Singapore is a multiracial, multilinguistic and multireligious country. I've just visited Shanghai in China during the December holidays and I can tell you that I've always faced trouble deciding what to eat for breakfasts because they have little to offer except buns, buns and buns. I have trouble in Singapore deciding what to eat for breakfasts too. But that is a welcome dilemma! We are quite lucky to have cultural influence from different races and people from different background.
Today I've met Kumar, a fervent volunteer at grassroots activities and a professor at NUS, in his cozy colonial house in Stirling Road. He comes from Tamil Nadu in India.
Kumar and his family
You were an Indian national, tell us more about how you came to become a Singapore citizen and your first apartment.
Well, my wife was a Malaysian and I travelled a lot to and fro Malaysia. I visited Singapore a couple of times during my travels and thats when I seriously thought about the propects of living in Singapore. In 2002, my brother's friend introduced to me an property agent while I was working in the US, and that is how i got interested in a commonwealth apartment. That time I was already undergoing citizenship orientation and was in the process to become a Singapore citizen. I was also facinated with the history of Queenstown through the orientation course, therefore I decided to settle in commonwealth.
You shifted to this new apartment in Stirling Road. You have such a nice and cozy house! Why did u choose to stay here?
It is probably due to my liking and familiarity to the Queenstown area. I have lived here for about 1 year. I call this house, "the poor man's property", as I cannot afford a few millions for a landed property elsewhere. I paid about 520k inclusive of renovations. But this house is not without problems in the start.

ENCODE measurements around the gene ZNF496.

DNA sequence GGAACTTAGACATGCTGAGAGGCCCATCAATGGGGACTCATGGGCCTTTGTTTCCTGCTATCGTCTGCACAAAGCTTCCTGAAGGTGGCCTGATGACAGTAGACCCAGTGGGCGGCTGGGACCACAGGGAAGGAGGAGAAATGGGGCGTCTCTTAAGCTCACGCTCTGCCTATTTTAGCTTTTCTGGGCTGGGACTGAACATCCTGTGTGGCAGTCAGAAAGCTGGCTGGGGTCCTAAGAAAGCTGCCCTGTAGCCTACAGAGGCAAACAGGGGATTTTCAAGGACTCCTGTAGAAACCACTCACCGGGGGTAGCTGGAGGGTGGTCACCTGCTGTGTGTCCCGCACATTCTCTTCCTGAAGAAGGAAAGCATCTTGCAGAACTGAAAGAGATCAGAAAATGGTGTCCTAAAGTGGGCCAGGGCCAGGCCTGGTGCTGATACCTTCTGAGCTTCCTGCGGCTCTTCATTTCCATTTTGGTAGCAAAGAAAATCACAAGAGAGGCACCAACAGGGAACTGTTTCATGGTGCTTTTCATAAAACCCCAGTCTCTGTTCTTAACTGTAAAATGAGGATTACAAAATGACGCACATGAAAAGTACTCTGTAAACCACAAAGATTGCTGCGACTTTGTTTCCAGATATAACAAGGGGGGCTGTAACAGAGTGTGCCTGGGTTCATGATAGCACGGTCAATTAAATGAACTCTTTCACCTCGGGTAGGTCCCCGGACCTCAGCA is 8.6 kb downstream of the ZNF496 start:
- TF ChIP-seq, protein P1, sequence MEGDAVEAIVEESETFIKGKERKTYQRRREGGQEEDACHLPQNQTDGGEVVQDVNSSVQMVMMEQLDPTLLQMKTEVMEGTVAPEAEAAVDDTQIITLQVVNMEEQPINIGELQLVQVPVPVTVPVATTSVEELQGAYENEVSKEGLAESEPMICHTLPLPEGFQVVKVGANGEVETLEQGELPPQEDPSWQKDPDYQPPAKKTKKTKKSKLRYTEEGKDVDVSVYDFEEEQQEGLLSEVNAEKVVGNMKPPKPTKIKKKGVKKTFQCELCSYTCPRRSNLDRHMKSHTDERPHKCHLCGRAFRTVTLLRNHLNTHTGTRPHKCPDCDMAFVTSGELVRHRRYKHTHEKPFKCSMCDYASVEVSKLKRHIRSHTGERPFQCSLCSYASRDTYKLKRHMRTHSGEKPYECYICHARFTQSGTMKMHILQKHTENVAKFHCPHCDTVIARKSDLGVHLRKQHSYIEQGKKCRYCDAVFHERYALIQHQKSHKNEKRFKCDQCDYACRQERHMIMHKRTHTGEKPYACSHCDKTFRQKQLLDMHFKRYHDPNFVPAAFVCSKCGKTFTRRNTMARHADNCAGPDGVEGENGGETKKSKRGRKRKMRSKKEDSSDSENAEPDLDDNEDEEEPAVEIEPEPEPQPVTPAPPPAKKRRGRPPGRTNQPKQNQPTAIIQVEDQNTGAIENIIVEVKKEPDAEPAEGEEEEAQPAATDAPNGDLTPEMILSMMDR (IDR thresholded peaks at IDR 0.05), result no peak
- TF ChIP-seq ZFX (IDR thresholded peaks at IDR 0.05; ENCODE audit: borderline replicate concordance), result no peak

What problems about the house did u face?
Well, I spent a lot of money on renovations ( about 60k). It is due to the previous owner's negligence of the apartment. There were big rats, pests such as termites, and also many holes in the apartment. Another problem is that half of my flat is under the charge of HDB, the other half under URA. It is inconvenient because there are many restrictions due to the overlapping SOPs, so we had a hard time trying to apply permits for the renovations last year.
How are your neighbours? Are they friendly?
Yes, generally most of them are. Just like recently during my son's birthday party, I invited them over for a party. When we meet each other, we will also chat and invite each other over for drinks. However, I prefer the older folks as they are more friendly and hearty, as compared to the younger generation.
Do you like Queenstown? What are the things that you like about it?
Yes, I love the area. I like the fact that my house is near the mrt and that there are many bus routes that serve this area. It is also near to town . It is really a great location to live in, as I think it is generally quiet and convenient. I think that it is safer here as compared to other districts that i once lived, such as chua chu kang and marsling, due to the fact that the police are often patrolling around.
What are the things that you think needs improvement?
I hope that there will be more amenities around, such as shopping and hawker centres. The nearest place that we can buy necessities is the NTUC opposite the road. Other than that we will have to travel to Commonwealth. Another thing is that around 1 year ago, we used to have rubbish all along the corridors. However, recently the town council is looking into the matter and the situation is getting better.
Fate is what brings us together. I am very happy to have met Kumar. He gave me guidance and insight about local issues that many of us are oblivious or uninterested. Perhaps there are times we can befriend someone without the need to browse their passports. Life is more than that...
Outside Kumar's house!
The empty stretch of road and MRT track outside Kumar's house on a rainy day